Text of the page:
Lithium was once better known as a mood stabiliser, particularly for people suffering from bipolar disorder. It’s only in the last decade that it has established more of a reputation as a key material for the batteries that power electric vehicles (EVs).
Jiang Weiping, the founder of Tianqi Lithium, may be in need of some of its medicinal properties, after the highs and lows of his firm’s expansion strategy. After starting out strongly, his growth plan was punctured by a supply glut that pushed lithium prices down 70%. Now they’re suppressed by the impact of Covid-19 too.
The long-term prospects for lithium producers are better. But that’s little comfort to the Shenzhen-listed company, which is struggling to repay its debt after acquiring a quarter of Chilean producer, Sociedad Quimica y Minera (SQM), for $4.1 billion at the height of the most recent bull market for the commodity in mid-2017.
That purchase was largely financed by a $3.15 billion loan, which fell due last November. Tianqi had hoped to repay some of the borrowing in 2018 by raising $1 billion through a Hong Kong listing, but was pipped to the post by rival producer Ganfeng Lithium. This was the beginning of its misfortunes. Ganfeng traded badly in the secondary market as lithium prices started to crash, extinguishing Tianqi’s hopes of a blockbuster debut on the Hong Kong bourse. Citic Securities later afforded Tianqi a one-year extension on the loan.
Yet that did little to solve the company’s cashflow crunch. In December, Tianqi raised Rmb2.93 billion ($424 million) through a rights issue, although Jiang’s wife and son-in-law subscribed to 40% of the amount.
This May Jiang announced plans to sell a 6% stake. This would raise Rmb1.44 billion – based on the current price of Tianqi’s A-shares – and still allow him to retain a controlling stake.
Together, the two equity deals will buy the company more time, but not much. This Thursday, a $5.6 million interest payment came due on a $300 million dollar bond maturing in 2022.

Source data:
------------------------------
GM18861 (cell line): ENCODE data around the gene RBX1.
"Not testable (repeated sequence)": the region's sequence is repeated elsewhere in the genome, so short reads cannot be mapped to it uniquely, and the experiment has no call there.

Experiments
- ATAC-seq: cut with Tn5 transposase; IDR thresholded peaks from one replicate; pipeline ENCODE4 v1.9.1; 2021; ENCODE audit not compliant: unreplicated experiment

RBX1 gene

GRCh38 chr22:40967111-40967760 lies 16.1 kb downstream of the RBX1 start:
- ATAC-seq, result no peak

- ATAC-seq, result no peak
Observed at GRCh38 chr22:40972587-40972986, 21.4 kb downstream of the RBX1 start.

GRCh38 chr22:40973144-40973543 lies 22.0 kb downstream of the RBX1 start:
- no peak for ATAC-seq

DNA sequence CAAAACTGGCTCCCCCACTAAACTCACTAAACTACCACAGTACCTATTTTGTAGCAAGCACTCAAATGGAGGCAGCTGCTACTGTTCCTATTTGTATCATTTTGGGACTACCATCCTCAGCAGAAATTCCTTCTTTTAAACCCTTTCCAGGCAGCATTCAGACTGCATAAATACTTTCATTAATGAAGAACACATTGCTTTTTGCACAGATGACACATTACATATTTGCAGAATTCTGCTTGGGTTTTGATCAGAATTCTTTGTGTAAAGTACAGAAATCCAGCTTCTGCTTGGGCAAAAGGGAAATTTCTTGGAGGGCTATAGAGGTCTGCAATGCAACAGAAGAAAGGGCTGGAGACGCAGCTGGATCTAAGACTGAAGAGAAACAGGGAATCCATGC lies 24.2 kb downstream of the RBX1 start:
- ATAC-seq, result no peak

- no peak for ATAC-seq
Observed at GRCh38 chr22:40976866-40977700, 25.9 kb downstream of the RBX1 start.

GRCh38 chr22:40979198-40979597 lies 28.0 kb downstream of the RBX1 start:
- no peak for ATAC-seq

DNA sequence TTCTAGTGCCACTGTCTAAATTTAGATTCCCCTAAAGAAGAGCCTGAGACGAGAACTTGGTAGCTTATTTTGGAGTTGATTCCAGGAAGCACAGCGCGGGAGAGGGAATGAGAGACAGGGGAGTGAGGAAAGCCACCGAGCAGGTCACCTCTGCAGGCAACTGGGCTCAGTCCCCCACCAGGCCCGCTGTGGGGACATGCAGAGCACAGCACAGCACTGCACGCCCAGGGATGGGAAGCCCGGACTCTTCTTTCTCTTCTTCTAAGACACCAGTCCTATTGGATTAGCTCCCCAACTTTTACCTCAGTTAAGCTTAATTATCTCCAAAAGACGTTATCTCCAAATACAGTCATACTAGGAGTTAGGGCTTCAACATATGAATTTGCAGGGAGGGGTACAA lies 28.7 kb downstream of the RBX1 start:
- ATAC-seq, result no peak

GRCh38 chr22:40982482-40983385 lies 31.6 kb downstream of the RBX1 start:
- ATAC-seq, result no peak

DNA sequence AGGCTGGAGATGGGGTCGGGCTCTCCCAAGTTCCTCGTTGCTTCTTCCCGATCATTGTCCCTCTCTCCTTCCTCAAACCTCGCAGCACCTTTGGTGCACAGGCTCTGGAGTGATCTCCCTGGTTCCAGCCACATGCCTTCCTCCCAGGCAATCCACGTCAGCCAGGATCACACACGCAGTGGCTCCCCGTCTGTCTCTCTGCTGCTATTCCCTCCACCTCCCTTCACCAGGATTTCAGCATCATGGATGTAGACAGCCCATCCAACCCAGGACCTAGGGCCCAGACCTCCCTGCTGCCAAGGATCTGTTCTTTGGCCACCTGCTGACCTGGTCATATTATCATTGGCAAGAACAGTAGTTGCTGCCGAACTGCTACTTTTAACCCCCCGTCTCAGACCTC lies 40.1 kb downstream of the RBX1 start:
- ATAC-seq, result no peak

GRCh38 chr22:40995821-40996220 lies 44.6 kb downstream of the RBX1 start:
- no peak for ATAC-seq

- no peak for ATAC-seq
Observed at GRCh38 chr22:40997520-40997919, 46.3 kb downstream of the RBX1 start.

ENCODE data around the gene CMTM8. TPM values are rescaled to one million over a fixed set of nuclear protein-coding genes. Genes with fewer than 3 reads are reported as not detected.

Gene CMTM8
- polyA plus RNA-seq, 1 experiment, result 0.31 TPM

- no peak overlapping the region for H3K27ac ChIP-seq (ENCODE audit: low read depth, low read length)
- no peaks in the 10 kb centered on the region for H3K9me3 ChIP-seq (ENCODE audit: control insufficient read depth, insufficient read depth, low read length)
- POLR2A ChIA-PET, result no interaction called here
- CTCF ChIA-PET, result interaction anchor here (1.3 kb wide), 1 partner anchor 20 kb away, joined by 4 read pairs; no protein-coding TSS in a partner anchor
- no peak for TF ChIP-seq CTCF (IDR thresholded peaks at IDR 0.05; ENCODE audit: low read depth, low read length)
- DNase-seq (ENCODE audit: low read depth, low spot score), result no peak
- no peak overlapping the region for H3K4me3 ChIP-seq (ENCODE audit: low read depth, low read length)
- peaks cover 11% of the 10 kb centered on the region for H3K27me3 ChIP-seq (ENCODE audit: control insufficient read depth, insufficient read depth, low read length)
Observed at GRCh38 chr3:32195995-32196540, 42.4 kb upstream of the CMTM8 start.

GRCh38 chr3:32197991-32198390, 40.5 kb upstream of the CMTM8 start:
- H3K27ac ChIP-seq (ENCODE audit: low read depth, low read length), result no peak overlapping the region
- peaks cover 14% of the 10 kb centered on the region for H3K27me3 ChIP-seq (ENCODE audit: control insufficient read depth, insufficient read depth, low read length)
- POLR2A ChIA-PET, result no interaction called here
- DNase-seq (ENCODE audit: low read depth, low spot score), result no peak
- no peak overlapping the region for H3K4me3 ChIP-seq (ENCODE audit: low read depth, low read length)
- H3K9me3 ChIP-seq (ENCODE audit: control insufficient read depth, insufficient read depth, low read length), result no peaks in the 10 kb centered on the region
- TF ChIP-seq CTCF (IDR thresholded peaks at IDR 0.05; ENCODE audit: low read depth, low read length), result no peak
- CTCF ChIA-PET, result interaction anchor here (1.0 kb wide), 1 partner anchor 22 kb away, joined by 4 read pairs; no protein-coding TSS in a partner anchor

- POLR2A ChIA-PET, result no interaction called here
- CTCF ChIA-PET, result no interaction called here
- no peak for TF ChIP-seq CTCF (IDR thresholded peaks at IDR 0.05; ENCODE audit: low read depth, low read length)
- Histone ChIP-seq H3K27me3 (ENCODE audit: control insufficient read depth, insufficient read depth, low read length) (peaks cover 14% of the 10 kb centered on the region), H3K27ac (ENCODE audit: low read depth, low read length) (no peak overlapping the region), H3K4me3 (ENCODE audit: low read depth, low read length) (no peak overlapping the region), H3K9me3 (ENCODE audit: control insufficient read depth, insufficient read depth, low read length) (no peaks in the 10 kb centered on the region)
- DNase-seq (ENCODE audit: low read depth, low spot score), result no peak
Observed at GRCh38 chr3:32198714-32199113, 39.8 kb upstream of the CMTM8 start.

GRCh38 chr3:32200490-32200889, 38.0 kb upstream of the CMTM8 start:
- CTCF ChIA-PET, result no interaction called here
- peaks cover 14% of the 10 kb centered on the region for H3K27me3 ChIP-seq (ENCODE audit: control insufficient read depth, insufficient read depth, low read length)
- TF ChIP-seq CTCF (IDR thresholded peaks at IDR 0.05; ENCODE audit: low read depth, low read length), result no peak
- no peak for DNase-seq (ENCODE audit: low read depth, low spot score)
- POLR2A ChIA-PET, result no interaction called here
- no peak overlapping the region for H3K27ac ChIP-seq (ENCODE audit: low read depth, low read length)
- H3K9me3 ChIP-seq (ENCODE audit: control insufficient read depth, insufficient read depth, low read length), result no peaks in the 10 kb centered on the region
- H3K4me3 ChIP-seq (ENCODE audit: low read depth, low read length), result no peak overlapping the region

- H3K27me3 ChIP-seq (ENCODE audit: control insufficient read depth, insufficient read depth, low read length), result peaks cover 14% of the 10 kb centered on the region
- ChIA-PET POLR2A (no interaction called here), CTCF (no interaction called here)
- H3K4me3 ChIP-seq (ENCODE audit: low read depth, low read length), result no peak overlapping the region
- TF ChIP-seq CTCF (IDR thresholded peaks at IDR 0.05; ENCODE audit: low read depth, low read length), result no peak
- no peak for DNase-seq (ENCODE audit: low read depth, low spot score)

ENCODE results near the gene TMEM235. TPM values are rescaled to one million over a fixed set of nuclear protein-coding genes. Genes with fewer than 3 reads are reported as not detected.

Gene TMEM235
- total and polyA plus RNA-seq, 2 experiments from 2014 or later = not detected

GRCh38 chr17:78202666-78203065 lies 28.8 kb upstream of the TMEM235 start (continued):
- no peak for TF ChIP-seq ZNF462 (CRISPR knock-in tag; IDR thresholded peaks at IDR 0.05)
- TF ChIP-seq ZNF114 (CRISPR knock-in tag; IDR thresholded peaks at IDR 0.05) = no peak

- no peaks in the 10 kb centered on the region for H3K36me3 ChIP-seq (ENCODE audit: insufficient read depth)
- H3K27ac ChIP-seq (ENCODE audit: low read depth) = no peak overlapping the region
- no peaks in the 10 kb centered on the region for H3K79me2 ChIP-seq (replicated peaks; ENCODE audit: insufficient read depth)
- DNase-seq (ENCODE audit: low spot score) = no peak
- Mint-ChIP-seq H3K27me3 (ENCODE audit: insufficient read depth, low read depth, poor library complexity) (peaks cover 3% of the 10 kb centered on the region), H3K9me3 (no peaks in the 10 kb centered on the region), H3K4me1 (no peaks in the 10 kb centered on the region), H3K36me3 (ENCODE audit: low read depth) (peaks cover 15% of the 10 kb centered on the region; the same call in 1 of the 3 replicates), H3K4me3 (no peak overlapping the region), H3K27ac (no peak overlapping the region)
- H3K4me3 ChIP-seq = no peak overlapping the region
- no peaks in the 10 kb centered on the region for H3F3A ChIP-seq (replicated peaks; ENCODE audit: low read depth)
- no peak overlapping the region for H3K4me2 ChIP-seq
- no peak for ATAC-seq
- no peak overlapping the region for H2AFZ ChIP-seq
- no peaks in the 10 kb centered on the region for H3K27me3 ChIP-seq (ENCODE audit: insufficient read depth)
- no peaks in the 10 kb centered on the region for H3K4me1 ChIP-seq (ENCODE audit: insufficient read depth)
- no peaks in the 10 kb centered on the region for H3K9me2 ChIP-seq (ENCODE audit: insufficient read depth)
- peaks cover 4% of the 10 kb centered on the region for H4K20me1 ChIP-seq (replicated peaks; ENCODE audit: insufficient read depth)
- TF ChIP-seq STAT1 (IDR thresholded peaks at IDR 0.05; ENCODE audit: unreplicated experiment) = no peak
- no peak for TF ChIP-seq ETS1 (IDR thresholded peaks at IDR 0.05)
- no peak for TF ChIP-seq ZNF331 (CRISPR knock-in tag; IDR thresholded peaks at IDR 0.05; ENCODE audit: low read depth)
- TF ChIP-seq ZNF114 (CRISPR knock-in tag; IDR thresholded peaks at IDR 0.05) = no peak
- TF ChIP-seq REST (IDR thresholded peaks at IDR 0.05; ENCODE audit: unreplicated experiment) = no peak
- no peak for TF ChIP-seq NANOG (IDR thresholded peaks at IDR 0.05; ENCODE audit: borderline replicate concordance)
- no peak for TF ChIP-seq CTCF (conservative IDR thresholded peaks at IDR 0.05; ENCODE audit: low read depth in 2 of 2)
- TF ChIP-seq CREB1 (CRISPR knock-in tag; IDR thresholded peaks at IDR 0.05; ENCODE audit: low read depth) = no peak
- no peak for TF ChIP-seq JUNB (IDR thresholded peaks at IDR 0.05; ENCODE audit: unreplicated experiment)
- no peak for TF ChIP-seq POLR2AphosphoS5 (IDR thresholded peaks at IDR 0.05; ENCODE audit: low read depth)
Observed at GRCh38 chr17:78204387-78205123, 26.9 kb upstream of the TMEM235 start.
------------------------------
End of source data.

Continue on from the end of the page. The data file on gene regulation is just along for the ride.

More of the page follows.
According to S&P Global Market Intelligence, Tianqi had total debts of $4.45 billion at the end of the first quarter, of which $1.9 billion were short-term. On the other side of the balance sheet, assets were $6.06 billion, with cash and equivalents amounting to just $174 million.
Rating agency Moody’s had already downgraded the company’s credit from Baa3 investment grade to Caa1, just two notches from the bottom, since last summer. In late April, Tianqi said it expected to report a net loss of up to Rmb932 million for the first half of the year.
Tianqi’s future now depends on a sale of some of its prized acquisitions or the introduction of strategic investors to its share register.
One thing in its favour is that the Chinese government will want to ensure adequate lithium supplies for its EV industry. It’s possible that a vehicle manufacturer with a battery business like BYD, or a pure battery producer like CATL, might be tempted to become a strategic investor or buy one of the resources.
The main asset reportedly up for sale is Tianqi’s 51% stake in Australia’s Greenbushes, the world’s largest operating lithium mine, which it purchased in 2018. Its joint venture partner is Albermarle, another of the world’s largest lithium producers, to which it owes $100 million for overdue sales.
Albermarle’s boss Kent Masters says the New York-listed company is “interested” in buying Tianqi out of the JV. “But we’re also mindful of the current market environment,” he added. “We know the Chinese government will probably have influence on where that asset ends up.”
Conversely, Albermarle has first right of refusal over other buyers and there’s the Australian government to consider too. And that bilateral relationship isn’t great, with Chinese state media going mixed metaphor this week in describing Canberra as “a giant kangaroo that serves as a dog of the US” (see WiC496 for more background on the fraying ties). Its foreign investment board recently blocked CATL affiliate Yibin Tianji from buying a stake in ASX-listed AVZ, which has a lithium project in the Congo.
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